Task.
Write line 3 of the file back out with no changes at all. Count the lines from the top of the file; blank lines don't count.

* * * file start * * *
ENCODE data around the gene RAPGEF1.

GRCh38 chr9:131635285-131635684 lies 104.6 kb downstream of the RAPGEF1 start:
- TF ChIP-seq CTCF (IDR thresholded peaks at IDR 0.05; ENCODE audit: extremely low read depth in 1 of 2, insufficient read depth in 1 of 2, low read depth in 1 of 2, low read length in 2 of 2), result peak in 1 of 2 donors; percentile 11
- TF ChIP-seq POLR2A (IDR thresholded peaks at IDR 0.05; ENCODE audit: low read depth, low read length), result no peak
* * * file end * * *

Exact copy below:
- TF ChIP-seq CTCF (IDR thresholded peaks at IDR 0.05; ENCODE audit: extremely low read depth in 1 of 2, insufficient read depth in 1 of 2, low read depth in 1 of 2, low read length in 2 of 2), result peak in 1 of 2 donors; percentile 11